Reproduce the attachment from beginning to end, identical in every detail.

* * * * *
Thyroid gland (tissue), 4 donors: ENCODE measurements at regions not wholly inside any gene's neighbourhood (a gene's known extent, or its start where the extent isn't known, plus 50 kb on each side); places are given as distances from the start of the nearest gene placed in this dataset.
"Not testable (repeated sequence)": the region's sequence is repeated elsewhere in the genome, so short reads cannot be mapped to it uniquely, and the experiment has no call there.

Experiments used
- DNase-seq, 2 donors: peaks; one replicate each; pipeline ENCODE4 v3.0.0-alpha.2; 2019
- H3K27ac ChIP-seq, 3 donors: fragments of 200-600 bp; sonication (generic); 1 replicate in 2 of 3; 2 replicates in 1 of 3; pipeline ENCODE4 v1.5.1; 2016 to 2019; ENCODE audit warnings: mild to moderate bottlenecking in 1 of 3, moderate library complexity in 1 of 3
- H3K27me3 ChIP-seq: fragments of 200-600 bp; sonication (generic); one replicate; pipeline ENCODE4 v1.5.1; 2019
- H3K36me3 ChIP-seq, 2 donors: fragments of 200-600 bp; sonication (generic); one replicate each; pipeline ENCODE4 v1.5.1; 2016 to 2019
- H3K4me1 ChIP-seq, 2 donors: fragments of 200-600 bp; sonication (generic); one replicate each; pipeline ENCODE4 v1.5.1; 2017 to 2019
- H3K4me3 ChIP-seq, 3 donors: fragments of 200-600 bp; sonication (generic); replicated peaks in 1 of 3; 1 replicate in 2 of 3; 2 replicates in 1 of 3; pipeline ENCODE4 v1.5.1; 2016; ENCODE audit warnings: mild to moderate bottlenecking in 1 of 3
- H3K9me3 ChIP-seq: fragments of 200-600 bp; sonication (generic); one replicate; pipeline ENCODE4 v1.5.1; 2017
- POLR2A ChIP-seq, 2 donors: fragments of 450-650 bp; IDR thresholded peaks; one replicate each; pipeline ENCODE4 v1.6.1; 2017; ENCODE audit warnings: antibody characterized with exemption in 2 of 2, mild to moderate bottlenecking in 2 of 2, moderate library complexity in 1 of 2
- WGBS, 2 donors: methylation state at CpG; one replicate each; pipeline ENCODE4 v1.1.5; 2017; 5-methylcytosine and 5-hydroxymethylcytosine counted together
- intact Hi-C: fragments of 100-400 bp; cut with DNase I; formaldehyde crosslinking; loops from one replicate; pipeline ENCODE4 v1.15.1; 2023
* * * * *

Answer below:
Thyroid gland (tissue), 4 donors: ENCODE measurements at regions not wholly inside any gene's neighbourhood (a gene's known extent, or its start where the extent isn't known, plus 50 kb on each side); places are given as distances from the start of the nearest gene placed in this dataset.
"Not testable (repeated sequence)": the region's sequence is repeated elsewhere in the genome, so short reads cannot be mapped to it uniquely, and the experiment has no call there.

Experiments used
- DNase-seq, 2 donors: peaks; one replicate each; pipeline ENCODE4 v3.0.0-alpha.2; 2019
- H3K27ac ChIP-seq, 3 donors: fragments of 200-600 bp; sonication (generic); 1 replicate in 2 of 3; 2 replicates in 1 of 3; pipeline ENCODE4 v1.5.1; 2016 to 2019; ENCODE audit warnings: mild to moderate bottlenecking in 1 of 3, moderate library complexity in 1 of 3
- H3K27me3 ChIP-seq: fragments of 200-600 bp; sonication (generic); one replicate; pipeline ENCODE4 v1.5.1; 2019
- H3K36me3 ChIP-seq, 2 donors: fragments of 200-600 bp; sonication (generic); one replicate each; pipeline ENCODE4 v1.5.1; 2016 to 2019
- H3K4me1 ChIP-seq, 2 donors: fragments of 200-600 bp; sonication (generic); one replicate each; pipeline ENCODE4 v1.5.1; 2017 to 2019
- H3K4me3 ChIP-seq, 3 donors: fragments of 200-600 bp; sonication (generic); replicated peaks in 1 of 3; 1 replicate in 2 of 3; 2 replicates in 1 of 3; pipeline ENCODE4 v1.5.1; 2016; ENCODE audit warnings: mild to moderate bottlenecking in 1 of 3
- H3K9me3 ChIP-seq: fragments of 200-600 bp; sonication (generic); one replicate; pipeline ENCODE4 v1.5.1; 2017
- POLR2A ChIP-seq, 2 donors: fragments of 450-650 bp; IDR thresholded peaks; one replicate each; pipeline ENCODE4 v1.6.1; 2017; ENCODE audit warnings: antibody characterized with exemption in 2 of 2, mild to moderate bottlenecking in 2 of 2, moderate library complexity in 1 of 2
- WGBS, 2 donors: methylation state at CpG; one replicate each; pipeline ENCODE4 v1.1.5; 2017; 5-methylcytosine and 5-hydroxymethylcytosine counted together
- intact Hi-C: fragments of 100-400 bp; cut with DNase I; formaldehyde crosslinking; loops from one replicate; pipeline ENCODE4 v1.15.1; 2023